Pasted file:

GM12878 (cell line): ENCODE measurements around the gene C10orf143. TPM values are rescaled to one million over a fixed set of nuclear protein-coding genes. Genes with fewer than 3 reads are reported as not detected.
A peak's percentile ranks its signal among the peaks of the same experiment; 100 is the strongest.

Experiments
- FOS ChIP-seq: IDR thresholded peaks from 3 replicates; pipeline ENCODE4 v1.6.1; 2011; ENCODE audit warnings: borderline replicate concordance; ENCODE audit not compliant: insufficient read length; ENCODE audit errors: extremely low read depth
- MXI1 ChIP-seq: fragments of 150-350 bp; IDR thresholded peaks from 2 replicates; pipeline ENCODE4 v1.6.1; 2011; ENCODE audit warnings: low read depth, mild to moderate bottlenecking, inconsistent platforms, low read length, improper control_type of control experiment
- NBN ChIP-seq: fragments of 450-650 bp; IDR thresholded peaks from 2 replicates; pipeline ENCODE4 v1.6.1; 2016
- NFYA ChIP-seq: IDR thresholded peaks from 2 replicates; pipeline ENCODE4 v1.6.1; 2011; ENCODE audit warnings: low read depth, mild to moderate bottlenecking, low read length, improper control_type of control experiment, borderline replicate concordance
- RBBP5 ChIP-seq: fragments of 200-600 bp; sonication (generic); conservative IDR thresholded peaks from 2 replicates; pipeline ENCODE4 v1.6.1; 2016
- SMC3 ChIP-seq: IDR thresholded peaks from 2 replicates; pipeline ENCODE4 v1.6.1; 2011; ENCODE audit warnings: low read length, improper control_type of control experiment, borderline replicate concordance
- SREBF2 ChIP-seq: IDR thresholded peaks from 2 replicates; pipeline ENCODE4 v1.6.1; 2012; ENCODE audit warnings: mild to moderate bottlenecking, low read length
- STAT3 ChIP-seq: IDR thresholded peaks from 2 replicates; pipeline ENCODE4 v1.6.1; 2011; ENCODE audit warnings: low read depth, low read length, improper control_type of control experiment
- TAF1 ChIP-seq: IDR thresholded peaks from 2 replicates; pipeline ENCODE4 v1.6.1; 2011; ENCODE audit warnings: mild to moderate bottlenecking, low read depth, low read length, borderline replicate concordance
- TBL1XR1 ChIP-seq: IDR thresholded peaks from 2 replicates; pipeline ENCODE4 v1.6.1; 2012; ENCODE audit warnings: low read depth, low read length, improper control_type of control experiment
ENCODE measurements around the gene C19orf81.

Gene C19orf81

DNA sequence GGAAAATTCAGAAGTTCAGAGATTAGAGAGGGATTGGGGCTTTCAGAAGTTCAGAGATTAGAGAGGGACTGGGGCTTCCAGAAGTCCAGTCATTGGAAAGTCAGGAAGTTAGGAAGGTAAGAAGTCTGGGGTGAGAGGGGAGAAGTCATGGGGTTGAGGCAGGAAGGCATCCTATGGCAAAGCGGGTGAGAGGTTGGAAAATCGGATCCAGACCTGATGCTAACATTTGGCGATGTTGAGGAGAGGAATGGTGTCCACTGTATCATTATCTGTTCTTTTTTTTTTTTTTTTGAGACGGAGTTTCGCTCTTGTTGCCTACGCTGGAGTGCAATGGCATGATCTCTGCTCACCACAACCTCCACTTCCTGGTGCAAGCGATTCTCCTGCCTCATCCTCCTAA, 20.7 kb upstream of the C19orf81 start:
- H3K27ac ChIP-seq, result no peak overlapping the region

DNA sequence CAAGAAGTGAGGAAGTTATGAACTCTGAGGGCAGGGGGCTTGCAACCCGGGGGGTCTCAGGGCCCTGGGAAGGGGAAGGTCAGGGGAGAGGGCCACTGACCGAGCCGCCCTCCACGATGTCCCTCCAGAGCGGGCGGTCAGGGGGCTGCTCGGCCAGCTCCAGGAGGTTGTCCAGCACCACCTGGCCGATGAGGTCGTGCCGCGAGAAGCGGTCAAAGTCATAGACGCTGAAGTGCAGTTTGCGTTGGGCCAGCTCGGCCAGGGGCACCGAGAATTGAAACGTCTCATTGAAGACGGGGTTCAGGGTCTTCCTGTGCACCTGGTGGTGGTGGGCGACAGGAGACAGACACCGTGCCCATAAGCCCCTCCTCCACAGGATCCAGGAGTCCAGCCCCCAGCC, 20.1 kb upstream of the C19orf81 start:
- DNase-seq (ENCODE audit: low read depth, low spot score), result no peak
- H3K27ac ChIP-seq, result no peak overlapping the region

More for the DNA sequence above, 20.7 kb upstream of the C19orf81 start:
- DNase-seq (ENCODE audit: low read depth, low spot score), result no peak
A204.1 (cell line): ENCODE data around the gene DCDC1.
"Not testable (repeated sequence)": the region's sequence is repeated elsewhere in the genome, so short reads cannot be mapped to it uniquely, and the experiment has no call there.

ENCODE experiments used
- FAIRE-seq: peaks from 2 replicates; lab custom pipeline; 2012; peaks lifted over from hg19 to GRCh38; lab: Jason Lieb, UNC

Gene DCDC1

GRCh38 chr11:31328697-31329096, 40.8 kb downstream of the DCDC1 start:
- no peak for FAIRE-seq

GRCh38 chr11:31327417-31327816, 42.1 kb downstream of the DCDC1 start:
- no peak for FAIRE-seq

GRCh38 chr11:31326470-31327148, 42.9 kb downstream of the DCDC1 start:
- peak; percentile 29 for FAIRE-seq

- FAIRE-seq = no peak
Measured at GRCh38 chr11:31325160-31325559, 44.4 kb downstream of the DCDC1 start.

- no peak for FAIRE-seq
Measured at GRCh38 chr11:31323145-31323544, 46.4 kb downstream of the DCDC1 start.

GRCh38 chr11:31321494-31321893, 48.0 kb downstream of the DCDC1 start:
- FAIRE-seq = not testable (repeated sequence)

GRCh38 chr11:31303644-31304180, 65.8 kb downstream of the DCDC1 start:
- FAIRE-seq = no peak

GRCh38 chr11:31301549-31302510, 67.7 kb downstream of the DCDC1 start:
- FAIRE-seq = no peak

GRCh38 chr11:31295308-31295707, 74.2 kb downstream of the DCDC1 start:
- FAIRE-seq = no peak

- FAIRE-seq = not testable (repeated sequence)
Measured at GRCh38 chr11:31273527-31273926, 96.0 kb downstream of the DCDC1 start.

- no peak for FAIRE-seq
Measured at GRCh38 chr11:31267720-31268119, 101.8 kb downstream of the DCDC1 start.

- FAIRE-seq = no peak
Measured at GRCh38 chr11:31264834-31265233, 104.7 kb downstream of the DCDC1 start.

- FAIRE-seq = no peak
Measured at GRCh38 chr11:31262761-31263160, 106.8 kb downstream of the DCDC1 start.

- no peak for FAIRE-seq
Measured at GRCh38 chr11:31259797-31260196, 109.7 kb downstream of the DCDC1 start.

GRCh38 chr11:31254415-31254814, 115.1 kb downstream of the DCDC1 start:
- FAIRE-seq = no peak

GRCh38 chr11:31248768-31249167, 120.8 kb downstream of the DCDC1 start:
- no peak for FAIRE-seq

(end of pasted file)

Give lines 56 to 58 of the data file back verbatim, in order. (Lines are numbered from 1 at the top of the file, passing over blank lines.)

GRCh38 chr11:31254415-31254814, 115.1 kb downstream of the DCDC1 start:
- FAIRE-seq = no peak

GRCh38 chr11:31248768-31249167, 120.8 kb downstream of the DCDC1 start: